During its legislative session this year, the Texas Senate confirmed Josh McGee as the Chairman of the Texas Pension Review Board. This should concern everyone who cares about the retirement security of public employees in Texas because McGee is also an employee of the Laura and John Arnold Foundation, an organization that has spent millions of dollars advocating to eliminate traditional pensions. This post is the second in a new series featuring the voices of those on the front lines in Texas fighting to protect retirement security for teachers, firefighters, nurses, and other public employees.

Arnold Foundation VP Josh McGee has filled the role of Texas Pension Review Board chairman for nearly two years now. He was appointed by Governor Greg Abbott in November 2015, gaveled in his first PRB meeting in February 2016, and this year was confirmed by the Texas Senate when Republicans used the absence of an opposed member to hastily cast a vote. While McGee has been unsuccessful in pushing legislation that would force Texas pensions toward defined contribution plans, he has been steadily working to undermine the credibility of defined benefit plans.

The evidence is most visible through his public comments as a member of the Board’s actuarial committee. Thankfully, McGee has worked alongside committee chair Robert May and fellow committee member Keith Brainard, two people much more familiar with how defined benefit plans function. May has decades of experience as an actuary and Brainard is the research director for the National Association of State Retirement Administrators and was manager of budget and planning for the Arizona State Retirement System. McGee’s lack of pension fund experience has been noted elsewhere on this blog.

To their credit, McGee, May and Brainard have improved some reports issued by the PRB. The effect has been to add to the evidence that defined benefit plans work well.

One improvement is a chart tracking the assumed rates of return of 93 state and local pension funds monitored by the PRB. A special report issued by the Texas Association of Public Employee Retirement Systems used the PRB’s assumed rate data to demonstrate how most Texas pension plans have, in fact, lowered their assumed rates of return. Critics of defined benefit systems have argued the 8 percent rate of return target is unrealistic given the current investment climate. In January, 36 systems reported rates at or above 8 percent. In the October report, twelve systems had reduced their rate so that only 24 systems still target 8 percent or more. Despite what the critics say, Texas pension funds have routinely met or exceeded that expectation in the critical 20- and 30- year time periods for pension funds.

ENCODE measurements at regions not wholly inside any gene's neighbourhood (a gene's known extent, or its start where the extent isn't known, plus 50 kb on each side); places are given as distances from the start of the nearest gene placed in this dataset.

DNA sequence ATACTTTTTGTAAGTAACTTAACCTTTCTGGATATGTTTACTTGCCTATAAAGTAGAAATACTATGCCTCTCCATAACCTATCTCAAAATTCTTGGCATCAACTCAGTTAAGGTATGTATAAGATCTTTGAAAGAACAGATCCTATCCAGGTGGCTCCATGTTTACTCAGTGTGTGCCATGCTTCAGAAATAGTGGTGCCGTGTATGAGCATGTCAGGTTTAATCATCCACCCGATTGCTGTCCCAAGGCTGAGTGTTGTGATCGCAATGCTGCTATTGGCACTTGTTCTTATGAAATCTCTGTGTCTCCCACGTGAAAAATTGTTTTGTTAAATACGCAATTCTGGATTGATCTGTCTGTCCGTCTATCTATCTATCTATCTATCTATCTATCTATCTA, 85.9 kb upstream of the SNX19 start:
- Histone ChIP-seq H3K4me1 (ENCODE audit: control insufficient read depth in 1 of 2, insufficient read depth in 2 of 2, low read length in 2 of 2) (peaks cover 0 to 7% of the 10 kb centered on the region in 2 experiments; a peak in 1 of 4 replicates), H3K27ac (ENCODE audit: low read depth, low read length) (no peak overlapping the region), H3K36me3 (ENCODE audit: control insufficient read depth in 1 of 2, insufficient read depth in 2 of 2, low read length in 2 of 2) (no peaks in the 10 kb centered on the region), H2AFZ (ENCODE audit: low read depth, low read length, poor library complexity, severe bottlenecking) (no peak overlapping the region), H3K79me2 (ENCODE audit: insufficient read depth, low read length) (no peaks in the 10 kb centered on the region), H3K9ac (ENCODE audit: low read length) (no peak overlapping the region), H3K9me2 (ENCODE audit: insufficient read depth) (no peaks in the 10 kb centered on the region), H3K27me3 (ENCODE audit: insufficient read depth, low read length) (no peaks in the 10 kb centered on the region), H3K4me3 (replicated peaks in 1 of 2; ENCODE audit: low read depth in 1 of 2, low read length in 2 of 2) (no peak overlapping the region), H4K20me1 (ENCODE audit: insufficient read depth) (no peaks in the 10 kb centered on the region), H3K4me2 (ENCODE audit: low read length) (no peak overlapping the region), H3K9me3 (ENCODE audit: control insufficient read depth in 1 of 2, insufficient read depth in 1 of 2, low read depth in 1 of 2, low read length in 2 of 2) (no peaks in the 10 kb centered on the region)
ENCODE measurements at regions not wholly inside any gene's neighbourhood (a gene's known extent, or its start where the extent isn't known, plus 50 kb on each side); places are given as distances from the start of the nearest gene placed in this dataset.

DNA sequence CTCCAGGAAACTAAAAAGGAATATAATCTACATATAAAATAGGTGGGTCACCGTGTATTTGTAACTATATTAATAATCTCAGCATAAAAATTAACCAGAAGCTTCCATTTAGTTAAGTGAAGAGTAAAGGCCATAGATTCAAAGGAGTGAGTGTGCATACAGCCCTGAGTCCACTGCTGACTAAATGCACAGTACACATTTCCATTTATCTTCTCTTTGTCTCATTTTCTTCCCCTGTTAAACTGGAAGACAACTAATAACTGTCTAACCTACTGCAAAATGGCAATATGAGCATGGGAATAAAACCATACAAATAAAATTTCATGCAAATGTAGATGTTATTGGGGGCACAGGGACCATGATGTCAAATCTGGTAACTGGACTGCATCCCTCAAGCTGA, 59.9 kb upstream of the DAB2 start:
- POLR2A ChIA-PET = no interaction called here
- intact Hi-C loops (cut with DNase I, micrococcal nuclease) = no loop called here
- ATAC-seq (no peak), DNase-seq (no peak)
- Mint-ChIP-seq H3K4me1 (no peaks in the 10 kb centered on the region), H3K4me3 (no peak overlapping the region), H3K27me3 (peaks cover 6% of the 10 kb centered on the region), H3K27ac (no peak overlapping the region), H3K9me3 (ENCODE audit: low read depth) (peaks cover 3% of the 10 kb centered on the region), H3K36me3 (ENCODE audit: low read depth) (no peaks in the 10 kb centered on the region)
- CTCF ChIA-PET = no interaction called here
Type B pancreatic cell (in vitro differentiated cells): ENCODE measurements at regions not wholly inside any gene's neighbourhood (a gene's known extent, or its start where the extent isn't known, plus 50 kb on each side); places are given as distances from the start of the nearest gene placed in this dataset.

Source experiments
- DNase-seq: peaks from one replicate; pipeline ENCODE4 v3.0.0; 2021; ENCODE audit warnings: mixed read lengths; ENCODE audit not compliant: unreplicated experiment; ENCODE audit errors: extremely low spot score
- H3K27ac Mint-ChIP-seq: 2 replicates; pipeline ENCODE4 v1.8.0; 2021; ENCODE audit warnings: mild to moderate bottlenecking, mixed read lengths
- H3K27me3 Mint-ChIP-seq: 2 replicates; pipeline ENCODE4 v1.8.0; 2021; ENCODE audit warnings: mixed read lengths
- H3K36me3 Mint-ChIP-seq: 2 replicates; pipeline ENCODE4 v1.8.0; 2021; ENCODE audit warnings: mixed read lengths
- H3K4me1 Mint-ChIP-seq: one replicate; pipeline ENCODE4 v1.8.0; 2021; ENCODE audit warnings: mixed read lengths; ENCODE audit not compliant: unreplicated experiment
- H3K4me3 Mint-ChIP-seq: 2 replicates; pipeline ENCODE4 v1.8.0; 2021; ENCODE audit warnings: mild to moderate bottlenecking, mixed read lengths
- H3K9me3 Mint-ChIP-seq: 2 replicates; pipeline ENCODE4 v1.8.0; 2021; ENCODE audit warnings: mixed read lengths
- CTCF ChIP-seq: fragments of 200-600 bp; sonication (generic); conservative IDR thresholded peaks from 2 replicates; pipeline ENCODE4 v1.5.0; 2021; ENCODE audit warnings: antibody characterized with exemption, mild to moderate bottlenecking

One more observation should be noted. When pension systems decrease their target rates, other measures of pension fund health are affected. Unfunded ratios can worsen. Amortization periods for the time needed to pay all liabilities, a measure comparable to a house mortgage, can also worsen. This has not happened in Texas.

The Texas Association of Public Employee Retirement Systems has watched those measures using PRB data. Even as discount rates are pushed lower, the amortization periods of most Texas systems have been improving for the last seven years. It’s a testament to pension fund trustees and their city sponsors doing a great job matching benefits with contributions and investment returns. It’s good management. Excellent management in fact.

Despite data in the PRB’s own reports showing positive trends, McGee does not believe pension system managers do a good job. His long antipathy is neatly summed in his October 18 tweet: “The history of DB plans reveals that employers have generally done a poor job of managing retirement plans no matter the design.” His attempts at discrediting DB plans and city employers have not been confined to Twitter rants.

At the most recent PRB actuarial committee meeting in October, McGee asked May and Brainard to add a measure which would compare systems’ 10-year investment return average to their target rates. “What we would be capturing here is an element of this underperformance relative to discount rate in the past with some belief that that could be an indication of future underperformance. Now of course especially if they are close it would not be that big a deal. But if we see consistent 200 basis point underperformance from the discount rate then that’s a huge red flag.”

Brainard suggested instead a comparison of “real rate of return figure that measures the difference between the nominal and the rate of inflation assumption. That to me is better indication how aggressive a fund is being with regard to their future return expectation.” Brainard and McGee exchanged thoughts on how past performance is no guarantee of future results and how unforeseen market events tend to skew some return statistics for pension systems. May effectively broke the tie and tabled the idea for future discussion.

The takeaway here is simple: Josh McGee begins with a view that “employers have generally done a poor job” managing retirement plans of any sort. Using his role on the Pension Review Board he has tried to come up with ways to identify “red flags.” If he creates enough red flags that prove defined benefit plans are not “sustainable” – another of McGee’s favorite words – then the ultimate solution becomes removing public employers from the role of managing retirement plans. Instead, employees would be left to fend for themselves managing their 401(k)s, another hot topic he promotes on his Twitter page.